STOCKTON — When students return to school in Stockton USD 271 on Jan. 8, they will be taking one small step into the future.

Through January and February, the district will implement pilot projects in the state’s “moon shot” redesign of how students will be educated in Kansas.

Next fall, when Stockton and the other six schools of the Kansas Can School Redesign launch their plans, the school day will look much different.

But, at this point, ask what a school day in Stockton will look like in 2018-19, and the reply is laughter.

“The most frustrating part is to say we don’t know,” said Shelly Swayne, USD 271 superintendent and high school principal.

“We get to build this as we go. It’s not canned. There’s not something that we can go say we’re going to switch to these resources and it’s going to look like this. It’s fun and exciting in that way, but it’s very difficult, also,” she said.

Scary and exciting also is the way Randy Watson, Kansas commissioner of education, described the project.

“We've only had two models of school in our history in Kansas — the one-room schoolhouse and the model we're now in,” he said during a Dec. 21 professional development day for Stockton teachers at the close of the semester.

“It’s been a hundred years since we’ve designed a new system. They’re going to change that model to what makes more sense today for our kids and for families today,” he said.

“We know that children learn differently than they did 100 years ago, and their needs on information are different than what they were 100 years ago. To meet the students’ needs of today, we need to rethink how we are teaching and what we’re providing,” said Sally Cauble, the District 5 representative on the Kansas Board of Education. Her district covers 87 counties in western and central Kansas.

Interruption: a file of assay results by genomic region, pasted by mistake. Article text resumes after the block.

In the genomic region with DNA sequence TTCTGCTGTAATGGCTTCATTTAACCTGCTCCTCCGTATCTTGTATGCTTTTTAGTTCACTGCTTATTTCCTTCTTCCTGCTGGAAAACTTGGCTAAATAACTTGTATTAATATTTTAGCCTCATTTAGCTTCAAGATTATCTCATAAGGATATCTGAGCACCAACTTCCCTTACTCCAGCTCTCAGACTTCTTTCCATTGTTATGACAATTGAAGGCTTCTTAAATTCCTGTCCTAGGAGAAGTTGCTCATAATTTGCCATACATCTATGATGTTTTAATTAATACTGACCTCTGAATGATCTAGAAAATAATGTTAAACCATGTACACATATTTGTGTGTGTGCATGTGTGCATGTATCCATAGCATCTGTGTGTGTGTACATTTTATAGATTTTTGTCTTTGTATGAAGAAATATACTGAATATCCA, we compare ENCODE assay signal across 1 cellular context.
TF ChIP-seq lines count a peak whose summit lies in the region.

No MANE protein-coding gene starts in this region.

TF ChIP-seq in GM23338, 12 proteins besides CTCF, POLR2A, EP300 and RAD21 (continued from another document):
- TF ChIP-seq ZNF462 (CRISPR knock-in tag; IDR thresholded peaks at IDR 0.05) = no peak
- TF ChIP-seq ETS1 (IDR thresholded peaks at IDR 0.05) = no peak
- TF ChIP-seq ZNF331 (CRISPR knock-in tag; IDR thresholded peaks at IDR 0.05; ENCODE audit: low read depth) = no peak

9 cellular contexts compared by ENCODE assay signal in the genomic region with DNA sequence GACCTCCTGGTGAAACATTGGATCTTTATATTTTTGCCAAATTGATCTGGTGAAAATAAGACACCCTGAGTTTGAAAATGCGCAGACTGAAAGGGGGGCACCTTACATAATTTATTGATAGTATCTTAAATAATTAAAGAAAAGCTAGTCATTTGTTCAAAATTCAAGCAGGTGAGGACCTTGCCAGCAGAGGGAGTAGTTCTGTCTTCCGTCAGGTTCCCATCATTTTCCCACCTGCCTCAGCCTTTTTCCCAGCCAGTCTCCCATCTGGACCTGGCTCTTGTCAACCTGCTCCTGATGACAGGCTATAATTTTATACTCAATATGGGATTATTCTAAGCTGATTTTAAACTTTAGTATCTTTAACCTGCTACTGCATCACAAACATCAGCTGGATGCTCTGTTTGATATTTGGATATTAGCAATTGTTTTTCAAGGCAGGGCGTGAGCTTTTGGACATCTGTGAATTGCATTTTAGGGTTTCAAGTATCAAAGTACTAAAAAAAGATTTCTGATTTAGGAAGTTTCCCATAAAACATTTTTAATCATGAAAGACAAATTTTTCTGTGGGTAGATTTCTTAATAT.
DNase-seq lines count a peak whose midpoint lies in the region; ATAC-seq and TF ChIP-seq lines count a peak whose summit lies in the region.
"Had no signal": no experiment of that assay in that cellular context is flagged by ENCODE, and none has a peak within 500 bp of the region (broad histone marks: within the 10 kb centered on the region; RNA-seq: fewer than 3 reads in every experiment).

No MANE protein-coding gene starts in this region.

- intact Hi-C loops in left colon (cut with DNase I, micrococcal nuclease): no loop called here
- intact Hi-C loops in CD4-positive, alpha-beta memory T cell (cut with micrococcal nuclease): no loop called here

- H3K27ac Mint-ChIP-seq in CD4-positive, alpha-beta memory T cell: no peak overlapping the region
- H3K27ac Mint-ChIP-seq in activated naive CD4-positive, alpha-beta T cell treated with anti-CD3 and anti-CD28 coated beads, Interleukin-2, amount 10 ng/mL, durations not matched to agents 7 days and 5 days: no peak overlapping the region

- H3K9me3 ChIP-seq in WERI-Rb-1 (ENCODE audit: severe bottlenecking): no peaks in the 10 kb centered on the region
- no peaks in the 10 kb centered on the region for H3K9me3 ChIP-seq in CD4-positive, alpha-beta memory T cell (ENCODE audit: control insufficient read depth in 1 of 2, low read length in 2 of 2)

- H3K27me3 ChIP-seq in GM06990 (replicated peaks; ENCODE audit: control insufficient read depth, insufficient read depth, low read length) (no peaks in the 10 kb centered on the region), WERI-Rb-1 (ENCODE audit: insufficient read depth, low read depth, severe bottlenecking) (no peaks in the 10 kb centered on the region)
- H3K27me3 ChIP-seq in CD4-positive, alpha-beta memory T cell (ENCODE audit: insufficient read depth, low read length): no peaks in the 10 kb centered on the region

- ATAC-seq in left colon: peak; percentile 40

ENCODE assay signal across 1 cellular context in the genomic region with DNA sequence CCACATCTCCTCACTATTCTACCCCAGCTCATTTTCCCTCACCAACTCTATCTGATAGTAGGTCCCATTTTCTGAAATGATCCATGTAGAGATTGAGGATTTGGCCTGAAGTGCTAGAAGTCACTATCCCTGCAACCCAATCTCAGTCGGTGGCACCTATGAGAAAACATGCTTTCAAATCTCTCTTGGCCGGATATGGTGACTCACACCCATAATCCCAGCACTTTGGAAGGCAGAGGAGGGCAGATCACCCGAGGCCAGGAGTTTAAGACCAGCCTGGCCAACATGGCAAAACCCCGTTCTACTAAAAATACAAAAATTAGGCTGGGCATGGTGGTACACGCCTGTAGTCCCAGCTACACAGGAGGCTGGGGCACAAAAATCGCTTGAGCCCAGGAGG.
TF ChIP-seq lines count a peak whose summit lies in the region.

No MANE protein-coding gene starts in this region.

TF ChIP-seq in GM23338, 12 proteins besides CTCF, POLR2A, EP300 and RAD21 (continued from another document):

Twenty-nine school districts applied for the Kansas Can project, and seven — dubbed the Mercury 7 after the astronauts of the first U.S. space program — were announced as demonstration sites.

Stockton is the smallest district selected and is also the only district where the redesign will be implemented district-wide. Districts were required to include only one high school and one grade school for the redesign, and USD 271 has only one high school and a combined grade school/junior high.

The remaining 22 applicants were added as the Gemini program and will launch their redesigns in the next phase of the project.

A successful 24-year-old Kansan

The redesign started three years ago as the Kansas Department of Education started to examine how education needed to change to meet the needs of the 21st century.

“We took a look at the economic demands of Kansas as related to workforce, and all the studies were indicating that 70 to 75 percent of our kids were going to need to graduate high school and go on to further their education,” Watson said.

“We were setting about 44,” he said.

In 2015, KSDE started tours and focus groups with 20 communities and more than 100 businesses to begin shaping a picture of what skills and knowledge a successful 24-year-old Kansan would need and what role education would play in shaping those abilities.

What they found was non-academic skills such as critical thinking, problem-solving and communication are sought by employers more than academic knowledge.

“They said they (students) come into the workforce ready and know the information, they’re just not real good at all the other parts that are most critical,” said Stacey Green, principal at Stockton Junior High/Grade School.

“Academics is a strong component. There’s just a well-rounded individual we need to look at,” she said.

The redesign building leadership team at Stockton found much the same when they conducted a forum with area business leaders this fall, said Stockton High School math and English teacher Lee Lindsey.

“I think the businesses were pretty reserved to start with, but once they understood what we were looking at and what we're trying to produce as students, they were pretty excited about it,” he said.

While meeting state and federal educational standards will be a goal, how that will be achieved is what will take a different direction. That means recognizing individual students learn differently and success for each will be defined differently.

“Success isn’t always just a four-year degree. It could be a certificate or technical degree,” said Jenny Niblock, family and consumer science teacher at Stockton High.

Helping students on that path to success might include project-based learning where students identify a problem or need and create a solution that incorporates a variety of skills like math to determine the amount of supplies needed, and writing and communication skills to promote the project.